All of these little moments and so many more are dotted across the landscape of West Virginia, and though they’re such small things, they speak volumes about the diverse variety of lives that were led before the bombs fell and in the times shortly thereafter. But really, it just made me want to meet some of them.
By now this shouldn’t be news to anyone, but: a new Fallout game has bugs. Yet even by the notorious standards of a Bethesda open-world game, Fallout 76 is technically shaky, and unlike the radiation-soaked radroaches and bloatflys you encounter these annoying bugs can’t be resolved by incinerating them with a laser pistol. Technical problems occupy the spectrum of severity. Some can be endearing: I’ve casually shot the head off a feral ghoul, sending both parts cartwheeling into the air at hilarious speed, and watched a hulking crustacean get caught in a small patch of trees, unable to free itself from what, to it, should’ve been a tiny weed. That’s not ideal, but in dour moments they can add an absurdist sense of humor to the otherwise-dreary wasteland environment.
I’m far less amused, however, by the hive of deeply frustrating bugs that’s infested virtually all of Fallout 76’s systems. There are noticeable framerate dips and freezes for several seconds at a time that sometimes recover and sometimes crash the application, and these are as common as the rising and setting sun.There are quests that can’t be completed – some of which were addressed with a ridiculously large post-launch patch, but others have not – and I’ve had quest targets already dead upon arrival, forcing me to jump from server to server (not easy to do because there’s no server browser – you’re automatically assigned one on every login) until I found one where it was still alive. I’m looking at you, Evan. I’ve seen whole sections of my camp suddenly disappear, or load in 30 seconds after I’d fast-traveled to it, or duplicate all the materials for no reason, forcing me to delete the entire blueprint and rebuild piece by piece. I’ve been stuck on never-ending loading screens. I’ve watched wasteland cows glitch 30 feet into the air, and back down, over and over. I’ve stared in disbelief as power armor turned player characters into long-appendaged vaguely humanoid monsters (Okay, maybe that one should be in the funny category) or cause players to go invisible. One of my cohorts’ characters became stuck for a full day and couldn’t play at all.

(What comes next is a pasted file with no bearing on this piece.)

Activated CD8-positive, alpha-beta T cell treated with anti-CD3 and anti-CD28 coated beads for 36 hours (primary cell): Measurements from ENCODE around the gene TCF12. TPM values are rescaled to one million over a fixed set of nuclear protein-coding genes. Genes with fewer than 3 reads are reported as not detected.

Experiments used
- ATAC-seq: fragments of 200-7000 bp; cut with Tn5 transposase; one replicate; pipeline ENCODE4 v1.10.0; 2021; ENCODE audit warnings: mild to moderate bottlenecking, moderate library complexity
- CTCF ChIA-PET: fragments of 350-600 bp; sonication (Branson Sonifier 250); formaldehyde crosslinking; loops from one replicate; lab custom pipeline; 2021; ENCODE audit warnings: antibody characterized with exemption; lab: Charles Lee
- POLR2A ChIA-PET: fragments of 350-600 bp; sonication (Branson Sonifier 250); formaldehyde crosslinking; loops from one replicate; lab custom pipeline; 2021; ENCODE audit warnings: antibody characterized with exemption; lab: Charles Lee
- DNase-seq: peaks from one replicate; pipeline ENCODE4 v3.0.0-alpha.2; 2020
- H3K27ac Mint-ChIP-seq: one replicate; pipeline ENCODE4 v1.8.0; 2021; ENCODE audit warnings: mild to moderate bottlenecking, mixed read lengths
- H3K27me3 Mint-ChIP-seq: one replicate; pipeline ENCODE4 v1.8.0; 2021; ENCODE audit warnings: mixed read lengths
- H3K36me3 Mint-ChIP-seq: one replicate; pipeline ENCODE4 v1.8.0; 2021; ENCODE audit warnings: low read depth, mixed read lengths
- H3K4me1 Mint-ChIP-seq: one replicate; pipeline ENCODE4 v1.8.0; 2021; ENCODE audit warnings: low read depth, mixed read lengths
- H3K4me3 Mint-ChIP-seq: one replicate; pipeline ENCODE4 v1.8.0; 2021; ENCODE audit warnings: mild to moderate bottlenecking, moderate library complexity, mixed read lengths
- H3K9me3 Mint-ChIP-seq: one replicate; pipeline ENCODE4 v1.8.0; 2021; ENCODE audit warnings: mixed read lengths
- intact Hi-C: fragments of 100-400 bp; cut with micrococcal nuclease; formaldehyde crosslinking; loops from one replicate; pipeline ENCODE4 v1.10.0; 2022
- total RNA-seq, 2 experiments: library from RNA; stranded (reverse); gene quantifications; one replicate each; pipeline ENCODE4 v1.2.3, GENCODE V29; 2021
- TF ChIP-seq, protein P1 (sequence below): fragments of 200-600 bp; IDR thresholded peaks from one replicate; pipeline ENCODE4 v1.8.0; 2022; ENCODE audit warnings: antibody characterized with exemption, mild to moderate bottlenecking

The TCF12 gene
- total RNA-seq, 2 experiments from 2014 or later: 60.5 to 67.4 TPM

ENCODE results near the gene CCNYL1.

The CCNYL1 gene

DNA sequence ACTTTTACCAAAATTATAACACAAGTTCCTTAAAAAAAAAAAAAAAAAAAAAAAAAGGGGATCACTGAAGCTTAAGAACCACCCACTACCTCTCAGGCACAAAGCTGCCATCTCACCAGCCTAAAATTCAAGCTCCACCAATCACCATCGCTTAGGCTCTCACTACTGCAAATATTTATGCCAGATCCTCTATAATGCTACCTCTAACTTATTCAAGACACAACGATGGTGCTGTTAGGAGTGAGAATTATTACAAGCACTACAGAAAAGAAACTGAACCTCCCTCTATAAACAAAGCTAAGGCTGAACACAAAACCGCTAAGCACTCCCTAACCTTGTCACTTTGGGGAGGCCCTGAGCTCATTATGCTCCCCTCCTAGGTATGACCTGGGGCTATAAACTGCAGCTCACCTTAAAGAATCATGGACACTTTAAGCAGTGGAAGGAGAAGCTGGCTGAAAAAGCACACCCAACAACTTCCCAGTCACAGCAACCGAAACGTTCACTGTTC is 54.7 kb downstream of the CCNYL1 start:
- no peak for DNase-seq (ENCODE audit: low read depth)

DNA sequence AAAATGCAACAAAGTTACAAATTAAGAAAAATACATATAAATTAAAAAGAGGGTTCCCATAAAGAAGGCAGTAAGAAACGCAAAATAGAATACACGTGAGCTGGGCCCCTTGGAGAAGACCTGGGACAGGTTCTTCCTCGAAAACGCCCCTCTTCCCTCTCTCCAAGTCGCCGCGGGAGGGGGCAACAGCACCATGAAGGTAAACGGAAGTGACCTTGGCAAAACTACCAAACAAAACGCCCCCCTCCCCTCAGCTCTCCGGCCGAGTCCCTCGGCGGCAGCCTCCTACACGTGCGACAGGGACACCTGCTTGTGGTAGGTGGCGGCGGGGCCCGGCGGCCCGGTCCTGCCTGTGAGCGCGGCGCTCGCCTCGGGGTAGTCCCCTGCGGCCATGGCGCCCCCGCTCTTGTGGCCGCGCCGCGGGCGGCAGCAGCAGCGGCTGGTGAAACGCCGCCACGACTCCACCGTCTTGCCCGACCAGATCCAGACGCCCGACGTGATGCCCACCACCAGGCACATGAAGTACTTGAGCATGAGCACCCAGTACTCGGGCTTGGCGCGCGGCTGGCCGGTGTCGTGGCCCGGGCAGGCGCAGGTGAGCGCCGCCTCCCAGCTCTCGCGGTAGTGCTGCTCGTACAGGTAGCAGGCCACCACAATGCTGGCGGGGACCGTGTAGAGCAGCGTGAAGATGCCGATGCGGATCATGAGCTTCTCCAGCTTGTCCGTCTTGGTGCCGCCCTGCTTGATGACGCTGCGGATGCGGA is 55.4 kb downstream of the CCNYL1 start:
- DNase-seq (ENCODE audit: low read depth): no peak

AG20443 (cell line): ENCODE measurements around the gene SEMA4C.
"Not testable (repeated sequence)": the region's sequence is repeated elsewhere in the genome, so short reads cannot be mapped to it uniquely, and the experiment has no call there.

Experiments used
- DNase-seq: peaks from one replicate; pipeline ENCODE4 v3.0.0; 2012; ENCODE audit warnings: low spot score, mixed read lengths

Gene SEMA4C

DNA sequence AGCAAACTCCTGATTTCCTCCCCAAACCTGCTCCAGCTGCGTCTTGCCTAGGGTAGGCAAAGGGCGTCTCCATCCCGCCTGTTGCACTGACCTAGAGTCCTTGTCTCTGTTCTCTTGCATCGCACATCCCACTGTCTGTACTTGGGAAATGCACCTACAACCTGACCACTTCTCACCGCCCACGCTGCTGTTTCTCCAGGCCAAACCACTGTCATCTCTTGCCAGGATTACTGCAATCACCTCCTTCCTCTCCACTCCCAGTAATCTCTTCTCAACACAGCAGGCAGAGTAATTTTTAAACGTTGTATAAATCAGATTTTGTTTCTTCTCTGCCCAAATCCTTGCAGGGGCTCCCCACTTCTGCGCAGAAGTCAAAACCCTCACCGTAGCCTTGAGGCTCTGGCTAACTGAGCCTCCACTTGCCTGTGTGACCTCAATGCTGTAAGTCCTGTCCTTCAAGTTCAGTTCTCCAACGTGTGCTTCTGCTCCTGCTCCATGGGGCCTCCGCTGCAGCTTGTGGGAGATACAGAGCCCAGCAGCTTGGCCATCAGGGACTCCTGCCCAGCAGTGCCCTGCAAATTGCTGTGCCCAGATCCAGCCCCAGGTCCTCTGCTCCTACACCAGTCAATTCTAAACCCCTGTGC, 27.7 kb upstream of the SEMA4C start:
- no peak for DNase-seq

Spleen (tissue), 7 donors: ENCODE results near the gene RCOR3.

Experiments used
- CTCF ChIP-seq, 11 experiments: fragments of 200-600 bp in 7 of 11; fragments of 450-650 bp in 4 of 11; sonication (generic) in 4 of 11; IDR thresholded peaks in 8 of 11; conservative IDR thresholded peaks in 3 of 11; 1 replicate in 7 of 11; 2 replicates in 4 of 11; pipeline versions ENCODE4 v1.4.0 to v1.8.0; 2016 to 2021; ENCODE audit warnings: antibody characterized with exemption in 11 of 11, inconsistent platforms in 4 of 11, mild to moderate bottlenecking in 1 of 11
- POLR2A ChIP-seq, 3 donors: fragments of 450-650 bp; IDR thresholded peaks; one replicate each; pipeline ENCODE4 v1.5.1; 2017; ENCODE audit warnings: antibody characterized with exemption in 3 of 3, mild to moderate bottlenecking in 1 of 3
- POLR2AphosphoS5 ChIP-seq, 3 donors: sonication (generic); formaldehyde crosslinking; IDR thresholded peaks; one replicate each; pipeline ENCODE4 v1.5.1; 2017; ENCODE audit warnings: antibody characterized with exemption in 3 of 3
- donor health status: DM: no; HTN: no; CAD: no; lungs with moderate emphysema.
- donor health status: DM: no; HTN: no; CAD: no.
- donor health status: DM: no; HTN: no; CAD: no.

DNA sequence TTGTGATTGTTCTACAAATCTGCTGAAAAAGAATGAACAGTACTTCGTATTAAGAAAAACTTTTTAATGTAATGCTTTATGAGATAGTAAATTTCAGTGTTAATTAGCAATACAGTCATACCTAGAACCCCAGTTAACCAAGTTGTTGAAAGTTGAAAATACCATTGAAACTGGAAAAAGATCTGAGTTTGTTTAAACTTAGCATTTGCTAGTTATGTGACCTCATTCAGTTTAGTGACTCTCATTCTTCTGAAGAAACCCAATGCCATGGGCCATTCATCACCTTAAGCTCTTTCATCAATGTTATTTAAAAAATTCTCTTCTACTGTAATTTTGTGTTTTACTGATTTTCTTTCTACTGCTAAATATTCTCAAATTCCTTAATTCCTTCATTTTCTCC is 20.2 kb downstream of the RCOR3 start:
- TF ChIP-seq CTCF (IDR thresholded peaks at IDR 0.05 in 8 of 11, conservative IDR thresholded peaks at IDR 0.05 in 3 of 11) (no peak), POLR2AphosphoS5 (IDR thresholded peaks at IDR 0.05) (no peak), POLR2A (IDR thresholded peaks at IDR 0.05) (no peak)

The list goes on and on and on. But despite their frequency and severity, most are corrected when you quit the application and relaunch – but because you can’t declare one server your home and find it again on demand, that means any server-specific things you do, like taking over workshop camps and building resource generators, are left behind and become casualties of Fallout 76’s rampant issues. Bethesda’s open-world games have always had a touch of random instability, but at least everything was usually as we left it when we restarted and came back. I imagine the fact that Fallout 76 is an online game has ratcheted all the usual problems up quite a bit.
rest of article at https://au.ign.com/articles/2018/11/22/fallout-76-review